Who chooses these artists and what makes 'them' the cream of the crop?
What about all the other groups and musicians in theses countries?
What happens if you're aged 32 (or +) and making very original or/and exciting music?
Why is it that these initiatives rarely promote more avant-garde (improvised) jazz?

To answer these questions one has to be on the selection committee of course, but one wonders why jazz has been, or is being, taken out of the hands of the public and so denying taste and curiosity take it's own directions. Little by little we are being told that 'this' is the next thing to listen to, where as in reality it is often just the tip of the iceberg and not even the most interesting tip. In most cases it's also just because someone on a committee knows (or likes) someone who has a group and often not based on valid judgments concerning the quality and real potential of the music or musician concerned. After all we don't want to blow anybodies mind, or not too much anyhow!

What are the consequences of this? Well, it seems that one has to pass before a committee, or rather your CD does, to get a gig, or more often a festival or subsidized tour. We complain about subsidized opera but jazz is fast becoming that same culprit and one has to wonder whether a better solution would be to put music back into the hands of the public, more live music pubs, cafés, bars and the like and less  cultural centers and committees. Rock festivals are often based on 'names' and their puling power and so jazz is turning in this direction, no name, no gig! Of course if you can persuade someone on a committee to give you and your band a break in some well funded high profile festival, exchange program or tour then you to may become a household name.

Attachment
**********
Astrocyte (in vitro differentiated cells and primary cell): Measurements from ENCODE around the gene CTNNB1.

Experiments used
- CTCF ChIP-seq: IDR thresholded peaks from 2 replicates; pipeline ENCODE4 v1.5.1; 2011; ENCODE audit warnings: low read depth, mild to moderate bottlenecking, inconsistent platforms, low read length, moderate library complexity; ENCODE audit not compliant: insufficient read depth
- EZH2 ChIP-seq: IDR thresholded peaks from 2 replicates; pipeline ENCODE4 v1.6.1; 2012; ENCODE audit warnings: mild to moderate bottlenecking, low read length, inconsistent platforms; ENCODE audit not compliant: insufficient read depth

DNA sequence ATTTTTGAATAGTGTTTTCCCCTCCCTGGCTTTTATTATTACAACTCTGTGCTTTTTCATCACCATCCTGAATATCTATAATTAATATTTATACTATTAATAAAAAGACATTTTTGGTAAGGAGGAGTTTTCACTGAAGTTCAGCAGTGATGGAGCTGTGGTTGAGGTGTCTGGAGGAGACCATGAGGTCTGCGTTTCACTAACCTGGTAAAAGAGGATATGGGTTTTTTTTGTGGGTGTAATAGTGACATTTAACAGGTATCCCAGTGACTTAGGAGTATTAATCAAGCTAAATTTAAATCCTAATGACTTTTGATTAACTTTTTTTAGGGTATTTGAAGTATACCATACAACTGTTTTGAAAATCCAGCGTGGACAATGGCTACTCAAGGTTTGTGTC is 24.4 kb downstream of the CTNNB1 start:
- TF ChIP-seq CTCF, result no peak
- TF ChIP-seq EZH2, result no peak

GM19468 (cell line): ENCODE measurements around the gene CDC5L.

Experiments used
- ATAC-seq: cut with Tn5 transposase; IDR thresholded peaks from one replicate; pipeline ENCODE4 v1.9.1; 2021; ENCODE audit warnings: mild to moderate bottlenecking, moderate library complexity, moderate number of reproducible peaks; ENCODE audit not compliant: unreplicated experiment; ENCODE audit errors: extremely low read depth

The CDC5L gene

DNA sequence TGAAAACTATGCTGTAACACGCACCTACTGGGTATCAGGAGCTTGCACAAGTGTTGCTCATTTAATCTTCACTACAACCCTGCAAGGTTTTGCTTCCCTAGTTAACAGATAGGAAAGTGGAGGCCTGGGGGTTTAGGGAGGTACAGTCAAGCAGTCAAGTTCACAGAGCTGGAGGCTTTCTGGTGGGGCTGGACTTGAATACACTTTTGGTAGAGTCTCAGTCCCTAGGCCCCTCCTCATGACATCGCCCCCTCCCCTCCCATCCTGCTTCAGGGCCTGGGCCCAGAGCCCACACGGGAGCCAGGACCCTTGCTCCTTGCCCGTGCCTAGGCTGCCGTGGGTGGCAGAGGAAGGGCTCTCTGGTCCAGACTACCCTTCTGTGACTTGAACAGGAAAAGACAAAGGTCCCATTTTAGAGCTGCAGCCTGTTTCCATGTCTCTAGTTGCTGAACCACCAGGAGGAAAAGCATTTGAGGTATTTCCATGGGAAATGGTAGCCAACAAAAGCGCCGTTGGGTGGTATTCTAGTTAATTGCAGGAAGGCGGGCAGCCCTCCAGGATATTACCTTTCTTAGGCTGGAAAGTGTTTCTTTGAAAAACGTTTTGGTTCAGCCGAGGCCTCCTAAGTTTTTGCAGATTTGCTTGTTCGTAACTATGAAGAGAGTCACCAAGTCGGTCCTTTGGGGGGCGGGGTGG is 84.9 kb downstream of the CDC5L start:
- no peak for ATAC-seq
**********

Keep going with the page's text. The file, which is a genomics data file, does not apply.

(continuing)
(*) = I say more importantly as I wonder why we are unable to have such courses running in Europe. It seems that since the number of players attending the courses in Banff are made up from a healthy number of European musicians it would seem more logical to have the same course based 'here' in Europe somewhere. Another discussion without end on why we feel the need to head stateside to learn jazz, why aren't our teachers and players more recognized here and why spend your money taking a plane to the other side of the world when ..... etc. 
(**) = I'll write a short article on this phenomenon at a later point as it seems that our 'gigging' system is gradually becoming controlled by the establishment, which is never a good thing when it comes to choice and who gets the money.


  1. Wow.

    Where to begin?

    How about a little dialect re: "Jazz Ed?"

    "Who chooses these artists and what makes 'them' the cream of the crop?"


    great blog!


  2. Thanks Jason.

    I've added yourself and Chris Kelsey to the 'blog' list, this way I can catch up on what you're both saying on a regular basis.

    In the meanwhile, hopefully other people will check up on the links you've left ..... I'm off to read them now!